Thursday, May 03, 2007

(Don't) Smack your kids up!

I'm posting this here, although it's actually an answer to this post on Tactical Ninja because I didn't want to deface Tatnja's LJ with a 400 word political rant/essay...

Firstly, I'd be the first to agree that NZ is a bit overregulated. I'd like to be allowed skyrockets. Or to drive on deserted South Island roads at a bit more than 100km/h. Or to go to a (mainstream) festival without having to pass through checkpoints between the "beer-free" and "child-free" areas. Or to advocate sofa burning (actually, I *can* - the Dunedin police just failed to prosecute a publican for that).

I don't think thumping kids falls into that category though. Small people are people, and they have rights not to be assaulted like anyone else. That's all changing the law does. The cops aren't going to wade in every time someone is spotted slapping their kid in Woolworths, but there will be the ability for the authorities to deal with violent abusive parents without them being able to claim immunity on grounds of "discipline".

Something I would also note is that, since schoolteachers have been banned from physical punishment, instances of teacher-child abuse (like the dreadful behaviour of "Christian" Brothers in the 1960s) has declined almost to zero.

Finally, I think NZ has a bit of an issue with violence and it's acceptability. Something I've noticed here is that people will say quite often "if you do/say x you'll get beaten up". Which they didn't in England. Or Switzerland. Or even the US (I guess when your preferred instrument of violence is a firearm you have to be that bit more sparing about when you bring it to bear). I think that needs to change and less clouting of kids might be a small step.

(BTW, Sue Bradford has three children)

1 comment:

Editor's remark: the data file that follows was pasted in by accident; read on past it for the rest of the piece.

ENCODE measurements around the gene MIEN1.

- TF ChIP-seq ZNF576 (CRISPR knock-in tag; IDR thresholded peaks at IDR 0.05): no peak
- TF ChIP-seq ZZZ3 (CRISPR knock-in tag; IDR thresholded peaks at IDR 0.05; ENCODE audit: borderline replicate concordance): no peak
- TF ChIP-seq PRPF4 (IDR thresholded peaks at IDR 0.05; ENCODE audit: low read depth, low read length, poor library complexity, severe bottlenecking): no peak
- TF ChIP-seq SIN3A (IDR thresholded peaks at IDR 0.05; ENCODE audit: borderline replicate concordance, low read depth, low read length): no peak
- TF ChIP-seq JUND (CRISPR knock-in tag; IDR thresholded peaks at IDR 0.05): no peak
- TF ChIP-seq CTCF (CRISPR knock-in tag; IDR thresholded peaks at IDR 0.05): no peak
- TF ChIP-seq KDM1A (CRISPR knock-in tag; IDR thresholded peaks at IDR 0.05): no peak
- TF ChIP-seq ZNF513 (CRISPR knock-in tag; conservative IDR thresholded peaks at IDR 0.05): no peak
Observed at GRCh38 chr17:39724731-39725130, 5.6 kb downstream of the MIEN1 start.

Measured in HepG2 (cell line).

tatjna said...

I agree with most of what you're saying.

I was in high school when the law preventing corporal punishment in schools was passed.

Fastforward 15 years to when I was working with young people who'd been 'asked politely to leave school.' Most of them knew very well exactly what their rights were, and what teachers couldn't do. And they played it to the hilt. "You can't do anything to me so nyah."


I don't think corporal punishment is a particularly good solution, in fact as someone who's been a victim of abuse I find hitting to be particularly offensive and disturbing, especially from the strong against the weak.

However, I'm very concerned about the slow erosion of the rights of parents and those in loco parentis, in terms of dealing with disciplinary issues. Kids are not equipped to understand the consequences of skipping detentions and misbehaving and eventually being kicked out of school or whatever, and courses like the ones I used to run (the net for those kids if you will) are getting fuller and fuller of kids who will happily skip along, using their right not to be disciplined to avoid consequences - until they land in court because it got that far.

I keep saying, I have no answers, but the whole situation bothers me a lot. I've seen it from both ends.